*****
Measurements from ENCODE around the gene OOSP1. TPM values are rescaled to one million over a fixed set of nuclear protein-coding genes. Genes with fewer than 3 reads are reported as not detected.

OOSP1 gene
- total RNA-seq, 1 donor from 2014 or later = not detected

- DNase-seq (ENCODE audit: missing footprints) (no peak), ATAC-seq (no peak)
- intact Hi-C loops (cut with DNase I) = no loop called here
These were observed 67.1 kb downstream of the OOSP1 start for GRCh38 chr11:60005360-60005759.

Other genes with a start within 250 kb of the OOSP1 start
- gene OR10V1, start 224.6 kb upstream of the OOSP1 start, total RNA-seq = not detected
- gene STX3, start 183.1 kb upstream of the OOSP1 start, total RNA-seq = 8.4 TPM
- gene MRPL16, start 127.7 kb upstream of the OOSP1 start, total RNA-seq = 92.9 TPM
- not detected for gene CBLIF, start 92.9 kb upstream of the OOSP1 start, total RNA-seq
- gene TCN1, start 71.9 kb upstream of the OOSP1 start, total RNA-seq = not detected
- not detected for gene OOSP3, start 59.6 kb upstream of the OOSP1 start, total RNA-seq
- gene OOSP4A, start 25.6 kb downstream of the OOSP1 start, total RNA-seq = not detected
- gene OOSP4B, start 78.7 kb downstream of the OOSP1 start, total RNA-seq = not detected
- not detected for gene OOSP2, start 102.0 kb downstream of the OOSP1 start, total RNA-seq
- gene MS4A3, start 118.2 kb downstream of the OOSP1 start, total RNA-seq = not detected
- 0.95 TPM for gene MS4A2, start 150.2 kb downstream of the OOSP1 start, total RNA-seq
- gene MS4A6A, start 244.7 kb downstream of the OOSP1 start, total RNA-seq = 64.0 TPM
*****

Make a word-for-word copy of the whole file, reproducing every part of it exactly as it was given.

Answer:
Measurements from ENCODE around the gene OOSP1. TPM values are rescaled to one million over a fixed set of nuclear protein-coding genes. Genes with fewer than 3 reads are reported as not detected.

OOSP1 gene
- total RNA-seq, 1 donor from 2014 or later = not detected

- DNase-seq (ENCODE audit: missing footprints) (no peak), ATAC-seq (no peak)
- intact Hi-C loops (cut with DNase I) = no loop called here
These were observed 67.1 kb downstream of the OOSP1 start for GRCh38 chr11:60005360-60005759.

Other genes with a start within 250 kb of the OOSP1 start
- gene OR10V1, start 224.6 kb upstream of the OOSP1 start, total RNA-seq = not detected
- gene STX3, start 183.1 kb upstream of the OOSP1 start, total RNA-seq = 8.4 TPM
- gene MRPL16, start 127.7 kb upstream of the OOSP1 start, total RNA-seq = 92.9 TPM
- not detected for gene CBLIF, start 92.9 kb upstream of the OOSP1 start, total RNA-seq
- gene TCN1, start 71.9 kb upstream of the OOSP1 start, total RNA-seq = not detected
- not detected for gene OOSP3, start 59.6 kb upstream of the OOSP1 start, total RNA-seq
- gene OOSP4A, start 25.6 kb downstream of the OOSP1 start, total RNA-seq = not detected
- gene OOSP4B, start 78.7 kb downstream of the OOSP1 start, total RNA-seq = not detected
- not detected for gene OOSP2, start 102.0 kb downstream of the OOSP1 start, total RNA-seq
- gene MS4A3, start 118.2 kb downstream of the OOSP1 start, total RNA-seq = not detected
- 0.95 TPM for gene MS4A2, start 150.2 kb downstream of the OOSP1 start, total RNA-seq
- gene MS4A6A, start 244.7 kb downstream of the OOSP1 start, total RNA-seq = 64.0 TPM